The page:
Barry Mernin, Hong Kong International School
“Most of us end up with no more than five or six people who remember us. Teachers have thousands of people who remember them for the rest of their lives.”
“I have come to believe that a great teacher is a great artist and that there are as few as there are any other great artists. Teaching might even be the greatest of the arts since the medium is the human mind and spirit.”
I have been teaching for 23 years in Maryland, Singapore and Japan and now teach 4th grade students in Hong Kong. It has been a wonderful ride.
In 1985, I enrolled as an elementary education major at Bridgewater State College in Bridgewater, Massachusetts. Initially I merely wanted to help struggling kids find success in the classroom. As a high school senior, I was an intern in a classroom of learning-disabled elementary-aged children. Within the first week of my internship, I knew I had found my calling, and I have lived a life of learning and teaching ever since.
Many inspired educators inside and outside the classroom have affected the way I practice my craft. As a public school student, I was taught to value all teachers, regardless of their capability. As a teacher, I teach my students to value themselves and acquire the habits of lifelong learners.
Effective teachers must model kindness, compassion, organization, intelligence, flexibility, and collaboration. They need some understanding of educational technology, a belief in their own ability, trust in their teammates, and perseverance. I am happy if school leaders provide a brain-researched, structured, and engaging differentiated curriculum.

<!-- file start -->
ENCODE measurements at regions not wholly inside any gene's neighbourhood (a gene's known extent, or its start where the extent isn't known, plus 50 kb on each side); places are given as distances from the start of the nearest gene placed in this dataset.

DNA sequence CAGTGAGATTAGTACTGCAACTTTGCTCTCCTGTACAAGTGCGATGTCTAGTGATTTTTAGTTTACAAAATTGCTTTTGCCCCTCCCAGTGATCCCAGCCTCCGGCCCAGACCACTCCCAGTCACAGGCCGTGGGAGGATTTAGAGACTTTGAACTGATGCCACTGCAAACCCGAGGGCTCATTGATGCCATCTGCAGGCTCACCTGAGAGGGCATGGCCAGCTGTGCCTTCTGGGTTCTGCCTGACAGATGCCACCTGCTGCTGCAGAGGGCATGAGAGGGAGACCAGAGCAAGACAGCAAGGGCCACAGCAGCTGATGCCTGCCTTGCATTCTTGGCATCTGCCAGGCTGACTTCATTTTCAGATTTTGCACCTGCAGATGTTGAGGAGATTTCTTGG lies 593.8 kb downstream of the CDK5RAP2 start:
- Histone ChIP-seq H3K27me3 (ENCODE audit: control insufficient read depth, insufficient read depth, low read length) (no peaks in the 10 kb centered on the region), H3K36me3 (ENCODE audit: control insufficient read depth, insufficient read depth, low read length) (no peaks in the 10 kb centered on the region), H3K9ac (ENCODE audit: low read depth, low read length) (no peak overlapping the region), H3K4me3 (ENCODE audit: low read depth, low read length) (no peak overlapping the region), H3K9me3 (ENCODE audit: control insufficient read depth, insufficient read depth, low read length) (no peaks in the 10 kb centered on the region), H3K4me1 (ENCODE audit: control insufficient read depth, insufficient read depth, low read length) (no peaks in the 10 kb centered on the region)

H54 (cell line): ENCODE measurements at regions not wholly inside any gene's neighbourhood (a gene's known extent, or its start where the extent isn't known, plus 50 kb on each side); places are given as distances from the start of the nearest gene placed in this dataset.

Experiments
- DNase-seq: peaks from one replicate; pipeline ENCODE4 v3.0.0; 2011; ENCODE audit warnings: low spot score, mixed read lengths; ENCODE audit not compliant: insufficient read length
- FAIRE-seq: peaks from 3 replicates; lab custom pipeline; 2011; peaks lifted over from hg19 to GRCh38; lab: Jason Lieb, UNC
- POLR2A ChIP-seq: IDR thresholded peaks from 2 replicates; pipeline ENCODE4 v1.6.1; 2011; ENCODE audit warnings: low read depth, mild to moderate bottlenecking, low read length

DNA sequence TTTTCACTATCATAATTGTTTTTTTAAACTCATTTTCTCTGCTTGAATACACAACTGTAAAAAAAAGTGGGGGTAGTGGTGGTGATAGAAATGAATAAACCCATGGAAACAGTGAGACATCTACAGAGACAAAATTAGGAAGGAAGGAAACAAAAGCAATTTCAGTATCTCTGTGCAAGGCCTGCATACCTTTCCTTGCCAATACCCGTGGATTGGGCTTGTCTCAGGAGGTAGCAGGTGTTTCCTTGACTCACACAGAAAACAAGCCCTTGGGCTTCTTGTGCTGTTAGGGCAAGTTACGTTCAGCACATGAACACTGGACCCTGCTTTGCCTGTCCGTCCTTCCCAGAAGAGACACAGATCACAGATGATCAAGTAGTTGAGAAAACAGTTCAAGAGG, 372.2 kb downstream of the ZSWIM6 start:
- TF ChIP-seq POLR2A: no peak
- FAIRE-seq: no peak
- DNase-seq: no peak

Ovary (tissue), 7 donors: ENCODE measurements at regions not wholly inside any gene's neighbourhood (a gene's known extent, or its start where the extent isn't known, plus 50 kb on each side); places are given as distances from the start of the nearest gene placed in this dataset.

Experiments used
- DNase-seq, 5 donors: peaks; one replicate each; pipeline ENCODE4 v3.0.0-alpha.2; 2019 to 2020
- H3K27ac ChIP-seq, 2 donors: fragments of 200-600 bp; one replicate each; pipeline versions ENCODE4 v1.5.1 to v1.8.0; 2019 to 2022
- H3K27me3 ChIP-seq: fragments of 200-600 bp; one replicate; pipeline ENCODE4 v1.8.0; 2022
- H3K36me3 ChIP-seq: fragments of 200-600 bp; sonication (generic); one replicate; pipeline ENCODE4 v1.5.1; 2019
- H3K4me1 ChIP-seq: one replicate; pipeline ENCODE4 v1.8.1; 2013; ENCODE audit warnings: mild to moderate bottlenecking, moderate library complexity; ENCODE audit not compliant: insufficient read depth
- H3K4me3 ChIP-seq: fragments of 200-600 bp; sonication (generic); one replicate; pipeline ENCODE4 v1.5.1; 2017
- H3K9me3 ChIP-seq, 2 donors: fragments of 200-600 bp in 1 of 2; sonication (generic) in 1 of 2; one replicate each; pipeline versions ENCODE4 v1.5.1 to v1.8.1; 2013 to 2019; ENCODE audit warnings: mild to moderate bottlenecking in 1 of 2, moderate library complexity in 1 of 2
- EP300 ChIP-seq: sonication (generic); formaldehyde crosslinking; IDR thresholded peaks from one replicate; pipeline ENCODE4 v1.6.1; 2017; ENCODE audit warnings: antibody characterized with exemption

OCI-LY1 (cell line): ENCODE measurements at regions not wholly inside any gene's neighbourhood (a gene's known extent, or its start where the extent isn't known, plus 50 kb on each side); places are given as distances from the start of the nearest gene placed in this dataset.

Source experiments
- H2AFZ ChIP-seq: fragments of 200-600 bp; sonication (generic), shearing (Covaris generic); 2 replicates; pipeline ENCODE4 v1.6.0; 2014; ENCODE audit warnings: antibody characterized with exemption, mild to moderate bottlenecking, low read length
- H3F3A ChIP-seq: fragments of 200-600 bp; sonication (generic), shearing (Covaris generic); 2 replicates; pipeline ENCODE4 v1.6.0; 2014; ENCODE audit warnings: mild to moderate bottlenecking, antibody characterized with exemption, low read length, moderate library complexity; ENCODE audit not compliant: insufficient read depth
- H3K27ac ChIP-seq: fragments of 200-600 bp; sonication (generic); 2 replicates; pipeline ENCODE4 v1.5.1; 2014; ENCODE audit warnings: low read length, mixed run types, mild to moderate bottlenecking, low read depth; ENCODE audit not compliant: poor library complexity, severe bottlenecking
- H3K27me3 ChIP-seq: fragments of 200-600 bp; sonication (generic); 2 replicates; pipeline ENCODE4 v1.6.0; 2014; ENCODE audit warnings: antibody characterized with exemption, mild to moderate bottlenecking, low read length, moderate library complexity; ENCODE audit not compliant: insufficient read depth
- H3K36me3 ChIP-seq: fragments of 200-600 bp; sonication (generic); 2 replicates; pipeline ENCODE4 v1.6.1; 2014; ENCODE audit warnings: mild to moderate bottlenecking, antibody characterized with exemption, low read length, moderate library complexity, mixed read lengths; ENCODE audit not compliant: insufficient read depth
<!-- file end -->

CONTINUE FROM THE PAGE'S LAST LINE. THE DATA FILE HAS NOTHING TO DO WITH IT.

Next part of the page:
My first day as a teacher was nothing short of a disaster; my Mid-Atlantic based students had little idea what their New England teacher, with his thick Boston accent, was saying, I talked way too much, and my students giggled nervously when I tried to communicate. Although my lesson plans were highly organized, I was painfully unsuccessful as a manager of time. I had no clue just how mentally exhausting the job would be.
Today, I am much more relaxed and confident. I investigate neurology–specifically how the human brain actually acquires knowledge–instead of accepting what administrators might tell me. For professional development, I greatly rely on Twitter and my professional learning network. I make the time to read professional trade books more than ever.
My advice for new teachers is to live conservatively so that you can be liberal in your craft. Demand more from yourself than any evaluator could ever demand. Work hard. Inspire others to believe in themselves through learning.
Reprinted with permission from Education Week.